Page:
Please note the Map Restrictions for Tier 1 tanks if you consider purchasing a camouflage skin/paint job for this tank.
After the First World War Britain disbanded most of its tank units: their number was limited to five tank battalions, equipped with the Mark V and the Medium Mark C. A large budget was at first made available for tank design; this was however all spent on the failed development of the Medium Mark D. When in 1923 the government design bureau, the Tank Design Department, was closed, for the time being any direct official involvement in tank development was terminated. But private enterprise had already taken over the torch. Vickers-Armstrong had built two prototypes of a new tank in 1921.
Vickers Light Tank
In 1920 the Infantry had plans to acquire a Light Infantry Tank. Colonel Johnson of the Tank Design Department derived such a type from the Medium Mark D. In competition Vickers built the Vickers Light Tank.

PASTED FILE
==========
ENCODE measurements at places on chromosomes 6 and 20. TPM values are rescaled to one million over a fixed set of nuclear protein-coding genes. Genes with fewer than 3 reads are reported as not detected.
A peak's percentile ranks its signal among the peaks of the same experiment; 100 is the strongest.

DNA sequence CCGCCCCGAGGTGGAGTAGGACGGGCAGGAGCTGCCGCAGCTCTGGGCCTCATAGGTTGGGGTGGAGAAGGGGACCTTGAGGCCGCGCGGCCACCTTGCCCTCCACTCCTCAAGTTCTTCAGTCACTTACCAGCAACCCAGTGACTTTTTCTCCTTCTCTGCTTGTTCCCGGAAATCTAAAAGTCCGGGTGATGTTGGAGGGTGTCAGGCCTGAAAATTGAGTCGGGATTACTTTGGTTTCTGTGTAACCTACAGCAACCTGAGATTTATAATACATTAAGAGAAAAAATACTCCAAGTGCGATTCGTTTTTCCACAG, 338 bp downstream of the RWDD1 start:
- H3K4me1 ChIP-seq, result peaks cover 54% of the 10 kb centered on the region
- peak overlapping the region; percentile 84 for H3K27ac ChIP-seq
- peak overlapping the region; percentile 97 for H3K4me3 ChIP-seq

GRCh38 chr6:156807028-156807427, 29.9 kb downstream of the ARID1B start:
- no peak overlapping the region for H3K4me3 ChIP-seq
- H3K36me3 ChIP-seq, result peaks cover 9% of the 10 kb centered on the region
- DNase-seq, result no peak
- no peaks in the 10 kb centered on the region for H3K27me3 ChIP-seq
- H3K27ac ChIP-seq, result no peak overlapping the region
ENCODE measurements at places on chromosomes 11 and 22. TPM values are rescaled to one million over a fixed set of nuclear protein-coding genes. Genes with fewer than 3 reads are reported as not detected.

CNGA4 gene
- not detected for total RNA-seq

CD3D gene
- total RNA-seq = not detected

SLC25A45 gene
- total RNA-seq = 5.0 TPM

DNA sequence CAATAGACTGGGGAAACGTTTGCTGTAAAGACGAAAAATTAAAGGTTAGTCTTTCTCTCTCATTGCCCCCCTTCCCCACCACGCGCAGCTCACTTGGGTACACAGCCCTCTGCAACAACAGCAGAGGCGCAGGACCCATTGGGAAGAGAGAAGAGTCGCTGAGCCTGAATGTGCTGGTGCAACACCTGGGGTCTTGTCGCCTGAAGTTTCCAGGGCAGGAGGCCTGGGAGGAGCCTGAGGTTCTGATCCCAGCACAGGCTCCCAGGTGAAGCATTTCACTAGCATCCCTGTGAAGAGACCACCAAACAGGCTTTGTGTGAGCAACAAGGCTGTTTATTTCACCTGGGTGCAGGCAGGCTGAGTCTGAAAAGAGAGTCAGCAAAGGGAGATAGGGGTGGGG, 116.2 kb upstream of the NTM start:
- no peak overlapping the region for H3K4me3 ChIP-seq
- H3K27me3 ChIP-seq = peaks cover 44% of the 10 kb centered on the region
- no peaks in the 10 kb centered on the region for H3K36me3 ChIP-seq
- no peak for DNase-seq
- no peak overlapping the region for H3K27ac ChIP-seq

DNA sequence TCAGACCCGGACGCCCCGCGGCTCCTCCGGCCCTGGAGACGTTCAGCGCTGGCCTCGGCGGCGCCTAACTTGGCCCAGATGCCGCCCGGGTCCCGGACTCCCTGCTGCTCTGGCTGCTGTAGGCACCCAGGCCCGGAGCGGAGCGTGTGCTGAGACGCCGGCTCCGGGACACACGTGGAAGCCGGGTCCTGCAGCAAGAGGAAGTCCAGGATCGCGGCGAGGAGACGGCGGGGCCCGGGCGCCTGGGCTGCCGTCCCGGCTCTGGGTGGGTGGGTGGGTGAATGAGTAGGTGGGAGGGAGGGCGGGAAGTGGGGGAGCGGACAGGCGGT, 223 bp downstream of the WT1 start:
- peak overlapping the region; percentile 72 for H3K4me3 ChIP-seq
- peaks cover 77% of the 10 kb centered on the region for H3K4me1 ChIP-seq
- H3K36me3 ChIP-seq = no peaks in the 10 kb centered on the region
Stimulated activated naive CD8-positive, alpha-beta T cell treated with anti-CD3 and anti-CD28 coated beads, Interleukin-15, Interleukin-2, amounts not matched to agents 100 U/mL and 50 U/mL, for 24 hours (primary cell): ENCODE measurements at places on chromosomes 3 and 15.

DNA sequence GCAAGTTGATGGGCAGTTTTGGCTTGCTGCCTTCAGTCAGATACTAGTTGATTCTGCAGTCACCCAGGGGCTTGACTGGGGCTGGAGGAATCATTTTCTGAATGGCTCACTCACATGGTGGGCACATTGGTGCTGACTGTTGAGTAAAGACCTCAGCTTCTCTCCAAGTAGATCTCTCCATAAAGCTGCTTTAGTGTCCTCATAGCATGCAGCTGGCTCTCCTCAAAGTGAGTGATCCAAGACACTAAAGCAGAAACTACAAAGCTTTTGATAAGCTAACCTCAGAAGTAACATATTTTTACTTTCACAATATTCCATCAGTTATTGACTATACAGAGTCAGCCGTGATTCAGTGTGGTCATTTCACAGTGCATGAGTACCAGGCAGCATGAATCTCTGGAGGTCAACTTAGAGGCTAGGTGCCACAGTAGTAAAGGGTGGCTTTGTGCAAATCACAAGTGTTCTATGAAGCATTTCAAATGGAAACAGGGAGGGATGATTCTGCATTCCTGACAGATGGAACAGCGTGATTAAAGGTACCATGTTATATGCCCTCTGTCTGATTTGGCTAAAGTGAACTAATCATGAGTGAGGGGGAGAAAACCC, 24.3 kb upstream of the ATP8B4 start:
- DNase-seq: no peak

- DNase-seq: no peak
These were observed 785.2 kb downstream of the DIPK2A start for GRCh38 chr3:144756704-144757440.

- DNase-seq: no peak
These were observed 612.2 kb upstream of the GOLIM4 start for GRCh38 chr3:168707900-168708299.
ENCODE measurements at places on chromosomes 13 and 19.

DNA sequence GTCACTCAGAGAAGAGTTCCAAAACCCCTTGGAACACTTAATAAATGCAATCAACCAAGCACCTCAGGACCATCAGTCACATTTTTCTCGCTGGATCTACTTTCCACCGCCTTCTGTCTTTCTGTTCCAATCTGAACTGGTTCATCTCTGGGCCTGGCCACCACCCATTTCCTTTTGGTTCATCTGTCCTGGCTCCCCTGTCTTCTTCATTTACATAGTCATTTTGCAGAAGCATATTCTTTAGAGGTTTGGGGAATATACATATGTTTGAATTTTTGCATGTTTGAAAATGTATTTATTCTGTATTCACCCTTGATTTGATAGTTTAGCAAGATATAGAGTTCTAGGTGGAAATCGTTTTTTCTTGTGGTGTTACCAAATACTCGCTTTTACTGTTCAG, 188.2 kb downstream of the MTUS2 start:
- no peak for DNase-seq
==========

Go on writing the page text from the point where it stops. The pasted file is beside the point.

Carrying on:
The Vickers design still was reminiscent of the Great War types. It had a high, lozenge-shaped, track frame with side doors but it also showed some improvements. There was a fully revolving turret and the suspension was sprung by vertical helical springs, while the Medium Mark C still had a fixed turret and was unsprung. The Vickers was really a light tank; it was small vehicle, just seven feet high and weighing only 8.5 short tons. It was driven by a separately compartmented 86 hp engine through an advanced hydraulic Williams-Jenney transmission, allowing infinitely variable turn cycles. The first prototype was a "Female" version with three Hotchkiss machine guns; the second prototype was "Male", its turret bristling with armament with the addition of a 3-pounder gun and a machine gun for anti-aircraft use. It had clearly been intended to give the vehicle a modern look: the turret, the front of the fighting compartment and the hull front plate were all strongly rounded. The advanced transmission proved to be utterly unreliable however and the project was abandoned in 1922 in favour of a generally more conventional design: the Vickers Light Tank Mark I, that would be renamed to Vickers Medium Tank Mark I in 1924 . The first prototypes were sent to Bovington for trial in 1923. The Vickers designation was A2E1.